Authors: Grover Norquist and Andrea Louise Campbell
Andrea Campbell tips her hand partway through her essay "America the Undertaxed" (September/October 2012) when she writes that "the central debate in U.S. politics is whether to keep taxes, particularly federal taxes, at their current levels in the long term or emulate other advanced nations and raise them."
Executing policy through tax breaks and other indirect measures encourages Americans to think that they do not rely on the government for help, even when they do. The result is a distorted public discourse and an erosion of democratic legitimacy.
As the White House releases the 2013 budget, corporate taxation could be an issue where Congress can find compromise in fiscal policy. Both parties agree the current corporate tax regime is inefficient and often disadvantages U.S. businesses globally.
Most lawmakers agree corporate tax reform is an important step in improving U.S. global economic competitiveness, but a debate over rate levels and whether to tax foreign profits of multinationals remains unresolved.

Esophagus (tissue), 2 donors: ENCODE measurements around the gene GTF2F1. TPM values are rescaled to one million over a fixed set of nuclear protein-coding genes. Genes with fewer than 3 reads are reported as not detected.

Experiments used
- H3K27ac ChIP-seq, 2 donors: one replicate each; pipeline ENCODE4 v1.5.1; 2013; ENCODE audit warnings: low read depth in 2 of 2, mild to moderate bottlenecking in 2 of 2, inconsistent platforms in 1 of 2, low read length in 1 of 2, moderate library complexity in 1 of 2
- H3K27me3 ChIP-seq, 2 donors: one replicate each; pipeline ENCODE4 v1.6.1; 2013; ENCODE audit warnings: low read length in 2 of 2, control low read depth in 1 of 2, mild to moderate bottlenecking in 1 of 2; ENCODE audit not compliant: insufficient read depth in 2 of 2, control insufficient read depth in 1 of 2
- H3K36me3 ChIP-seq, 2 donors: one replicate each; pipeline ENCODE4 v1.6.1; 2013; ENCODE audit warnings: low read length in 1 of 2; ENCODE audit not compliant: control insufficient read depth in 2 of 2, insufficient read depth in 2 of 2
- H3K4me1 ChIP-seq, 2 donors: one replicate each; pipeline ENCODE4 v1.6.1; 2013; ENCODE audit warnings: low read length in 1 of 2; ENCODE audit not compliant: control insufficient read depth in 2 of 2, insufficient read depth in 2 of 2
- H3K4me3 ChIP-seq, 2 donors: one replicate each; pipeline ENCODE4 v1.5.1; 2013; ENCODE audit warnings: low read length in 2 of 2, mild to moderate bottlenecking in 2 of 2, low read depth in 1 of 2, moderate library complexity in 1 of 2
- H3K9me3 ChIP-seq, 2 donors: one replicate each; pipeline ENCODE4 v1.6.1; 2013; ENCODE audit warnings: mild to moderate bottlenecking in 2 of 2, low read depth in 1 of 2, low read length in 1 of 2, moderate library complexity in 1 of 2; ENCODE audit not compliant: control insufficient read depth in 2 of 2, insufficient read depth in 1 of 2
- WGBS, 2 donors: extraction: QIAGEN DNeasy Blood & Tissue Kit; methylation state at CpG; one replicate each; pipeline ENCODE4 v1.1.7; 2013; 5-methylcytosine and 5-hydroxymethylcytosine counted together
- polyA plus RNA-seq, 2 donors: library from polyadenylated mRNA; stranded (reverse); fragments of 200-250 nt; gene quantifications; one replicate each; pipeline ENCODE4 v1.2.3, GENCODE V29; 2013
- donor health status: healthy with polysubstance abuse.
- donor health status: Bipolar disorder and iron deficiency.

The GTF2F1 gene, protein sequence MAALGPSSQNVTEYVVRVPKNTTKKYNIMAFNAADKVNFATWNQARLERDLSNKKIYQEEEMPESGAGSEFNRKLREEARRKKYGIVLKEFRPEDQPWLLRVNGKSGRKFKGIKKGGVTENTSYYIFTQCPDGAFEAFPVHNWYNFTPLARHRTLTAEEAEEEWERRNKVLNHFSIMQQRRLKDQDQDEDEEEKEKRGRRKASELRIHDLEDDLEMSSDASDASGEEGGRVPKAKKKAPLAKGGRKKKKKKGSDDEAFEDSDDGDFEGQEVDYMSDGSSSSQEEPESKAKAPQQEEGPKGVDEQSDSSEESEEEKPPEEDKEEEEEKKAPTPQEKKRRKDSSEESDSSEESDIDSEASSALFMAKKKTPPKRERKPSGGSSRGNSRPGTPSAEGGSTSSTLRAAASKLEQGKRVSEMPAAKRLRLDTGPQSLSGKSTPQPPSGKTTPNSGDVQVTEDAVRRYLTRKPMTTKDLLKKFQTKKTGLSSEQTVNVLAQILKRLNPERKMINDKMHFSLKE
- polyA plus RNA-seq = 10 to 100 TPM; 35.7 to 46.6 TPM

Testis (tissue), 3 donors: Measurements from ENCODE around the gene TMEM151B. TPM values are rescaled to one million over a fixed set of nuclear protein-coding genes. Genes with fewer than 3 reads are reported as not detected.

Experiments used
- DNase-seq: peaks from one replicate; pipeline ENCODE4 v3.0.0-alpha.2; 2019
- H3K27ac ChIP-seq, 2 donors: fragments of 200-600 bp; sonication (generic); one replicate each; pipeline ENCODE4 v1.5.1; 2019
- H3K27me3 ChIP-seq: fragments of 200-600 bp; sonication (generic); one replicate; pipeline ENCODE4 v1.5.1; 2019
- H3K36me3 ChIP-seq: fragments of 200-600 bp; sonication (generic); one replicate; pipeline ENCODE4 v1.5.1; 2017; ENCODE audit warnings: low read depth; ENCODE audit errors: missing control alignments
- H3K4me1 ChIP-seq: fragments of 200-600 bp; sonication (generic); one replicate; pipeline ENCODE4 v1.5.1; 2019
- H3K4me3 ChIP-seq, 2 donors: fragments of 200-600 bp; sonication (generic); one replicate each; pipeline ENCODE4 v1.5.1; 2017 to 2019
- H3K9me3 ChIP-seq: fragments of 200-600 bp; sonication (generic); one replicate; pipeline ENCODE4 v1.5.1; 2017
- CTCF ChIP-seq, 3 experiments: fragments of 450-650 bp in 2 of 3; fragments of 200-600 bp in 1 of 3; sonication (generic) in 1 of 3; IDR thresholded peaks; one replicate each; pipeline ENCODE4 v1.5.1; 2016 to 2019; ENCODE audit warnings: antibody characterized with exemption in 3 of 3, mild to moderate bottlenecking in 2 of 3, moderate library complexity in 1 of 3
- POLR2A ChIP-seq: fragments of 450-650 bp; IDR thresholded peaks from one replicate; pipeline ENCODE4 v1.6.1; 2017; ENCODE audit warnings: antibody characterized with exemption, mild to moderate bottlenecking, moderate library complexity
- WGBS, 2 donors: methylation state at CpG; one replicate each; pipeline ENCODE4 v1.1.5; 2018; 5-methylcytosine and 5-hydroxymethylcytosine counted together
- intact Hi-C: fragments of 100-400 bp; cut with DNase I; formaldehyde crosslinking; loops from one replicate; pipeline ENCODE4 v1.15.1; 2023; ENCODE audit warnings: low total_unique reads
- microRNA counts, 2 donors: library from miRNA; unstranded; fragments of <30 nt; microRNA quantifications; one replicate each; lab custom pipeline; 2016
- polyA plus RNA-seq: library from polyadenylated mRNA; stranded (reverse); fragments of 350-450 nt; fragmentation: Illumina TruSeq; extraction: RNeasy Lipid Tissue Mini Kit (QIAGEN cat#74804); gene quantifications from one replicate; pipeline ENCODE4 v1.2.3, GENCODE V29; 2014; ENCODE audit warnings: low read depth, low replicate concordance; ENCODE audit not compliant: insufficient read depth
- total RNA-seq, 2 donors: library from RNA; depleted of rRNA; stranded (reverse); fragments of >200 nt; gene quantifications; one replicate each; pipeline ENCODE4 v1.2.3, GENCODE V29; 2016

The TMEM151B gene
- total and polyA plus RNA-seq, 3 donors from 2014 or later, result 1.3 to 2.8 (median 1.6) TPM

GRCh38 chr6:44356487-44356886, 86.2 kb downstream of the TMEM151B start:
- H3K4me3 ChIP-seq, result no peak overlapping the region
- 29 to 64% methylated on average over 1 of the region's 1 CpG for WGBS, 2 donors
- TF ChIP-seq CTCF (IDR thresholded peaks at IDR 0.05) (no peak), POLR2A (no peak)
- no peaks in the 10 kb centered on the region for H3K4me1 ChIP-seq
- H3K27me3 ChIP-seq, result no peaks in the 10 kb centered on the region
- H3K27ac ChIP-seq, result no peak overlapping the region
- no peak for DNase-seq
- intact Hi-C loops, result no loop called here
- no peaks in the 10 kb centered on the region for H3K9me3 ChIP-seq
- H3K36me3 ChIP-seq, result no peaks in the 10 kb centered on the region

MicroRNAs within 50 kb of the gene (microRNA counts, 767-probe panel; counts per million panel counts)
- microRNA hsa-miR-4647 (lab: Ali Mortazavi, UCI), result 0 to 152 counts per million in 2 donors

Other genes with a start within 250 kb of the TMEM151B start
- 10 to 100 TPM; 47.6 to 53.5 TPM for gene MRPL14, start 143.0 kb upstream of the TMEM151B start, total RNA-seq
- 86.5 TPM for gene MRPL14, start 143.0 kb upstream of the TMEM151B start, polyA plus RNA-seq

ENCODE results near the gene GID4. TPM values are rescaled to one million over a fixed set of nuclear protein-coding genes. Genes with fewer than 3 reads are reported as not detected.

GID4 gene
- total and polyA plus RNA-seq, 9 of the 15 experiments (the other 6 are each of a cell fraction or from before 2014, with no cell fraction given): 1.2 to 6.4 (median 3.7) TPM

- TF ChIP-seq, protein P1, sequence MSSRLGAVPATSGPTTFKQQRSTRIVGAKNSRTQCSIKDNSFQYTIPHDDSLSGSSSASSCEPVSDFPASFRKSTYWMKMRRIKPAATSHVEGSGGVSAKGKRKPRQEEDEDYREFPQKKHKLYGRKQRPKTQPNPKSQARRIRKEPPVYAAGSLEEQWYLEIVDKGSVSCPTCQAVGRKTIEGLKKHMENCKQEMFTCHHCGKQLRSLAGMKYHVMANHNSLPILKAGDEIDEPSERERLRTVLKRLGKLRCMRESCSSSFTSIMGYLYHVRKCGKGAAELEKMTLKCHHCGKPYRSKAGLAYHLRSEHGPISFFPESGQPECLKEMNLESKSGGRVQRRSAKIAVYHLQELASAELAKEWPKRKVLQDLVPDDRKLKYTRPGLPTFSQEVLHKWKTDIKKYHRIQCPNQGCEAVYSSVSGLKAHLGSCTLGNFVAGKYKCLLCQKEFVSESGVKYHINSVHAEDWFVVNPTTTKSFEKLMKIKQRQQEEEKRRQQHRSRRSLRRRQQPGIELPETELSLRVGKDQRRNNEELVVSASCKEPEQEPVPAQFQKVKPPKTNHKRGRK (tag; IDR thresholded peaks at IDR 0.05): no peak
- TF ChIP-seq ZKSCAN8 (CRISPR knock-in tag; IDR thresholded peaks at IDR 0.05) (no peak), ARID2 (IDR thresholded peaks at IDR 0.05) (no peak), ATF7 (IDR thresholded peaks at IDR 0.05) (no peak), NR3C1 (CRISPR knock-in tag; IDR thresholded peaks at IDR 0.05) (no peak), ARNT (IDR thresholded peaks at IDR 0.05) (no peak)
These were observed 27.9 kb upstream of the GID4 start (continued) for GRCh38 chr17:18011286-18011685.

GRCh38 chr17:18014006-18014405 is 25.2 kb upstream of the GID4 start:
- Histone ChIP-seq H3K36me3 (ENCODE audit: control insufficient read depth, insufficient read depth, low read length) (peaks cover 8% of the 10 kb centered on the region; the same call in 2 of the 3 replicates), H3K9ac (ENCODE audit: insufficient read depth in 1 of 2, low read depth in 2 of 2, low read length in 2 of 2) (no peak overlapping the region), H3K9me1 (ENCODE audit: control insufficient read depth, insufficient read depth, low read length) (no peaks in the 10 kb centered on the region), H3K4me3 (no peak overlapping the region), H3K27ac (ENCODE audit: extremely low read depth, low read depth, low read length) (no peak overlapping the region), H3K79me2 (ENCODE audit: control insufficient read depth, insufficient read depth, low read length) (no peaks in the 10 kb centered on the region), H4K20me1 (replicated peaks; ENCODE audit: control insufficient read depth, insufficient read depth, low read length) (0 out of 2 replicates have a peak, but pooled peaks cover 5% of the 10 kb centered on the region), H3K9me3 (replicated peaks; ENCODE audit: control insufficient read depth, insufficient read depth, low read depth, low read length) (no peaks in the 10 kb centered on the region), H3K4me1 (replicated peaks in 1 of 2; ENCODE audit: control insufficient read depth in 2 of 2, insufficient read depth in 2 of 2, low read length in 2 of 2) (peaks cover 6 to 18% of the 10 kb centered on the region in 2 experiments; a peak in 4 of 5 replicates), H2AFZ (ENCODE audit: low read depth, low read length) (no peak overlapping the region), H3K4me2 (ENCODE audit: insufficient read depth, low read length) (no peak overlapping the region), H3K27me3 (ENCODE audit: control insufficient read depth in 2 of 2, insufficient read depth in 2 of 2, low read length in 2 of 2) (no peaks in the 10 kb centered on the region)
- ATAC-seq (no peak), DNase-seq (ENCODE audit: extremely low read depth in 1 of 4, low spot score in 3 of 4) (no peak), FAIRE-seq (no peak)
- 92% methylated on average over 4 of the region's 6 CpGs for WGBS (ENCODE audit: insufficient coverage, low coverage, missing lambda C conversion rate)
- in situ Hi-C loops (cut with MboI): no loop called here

Outsourcing remains a contentious political issue as lawmakers, analysts, and business leaders debate its effect on U.S. job creation and the role of corporate tax policy in shipping jobs overseas, explains this Backgrounder.
Leaked documents have revealed that international tax havens play a larger role than previously understood, and will likely raise pressure for more transparency in global finance, says CFR expert Edward Alden.
The most recent PricewaterhouseCoopers tax rate study shows that we have undergone a period of significant growth, followed by a sudden economic downturn, and currently, a slow but inconsistent recovery.
Maintaining the president's higher spending levels will require raising taxes for all Americans, including an 11 percent increase on those earning less than $200,000, writes Glenn Hubbard, economic adviser to Mitt Romney.
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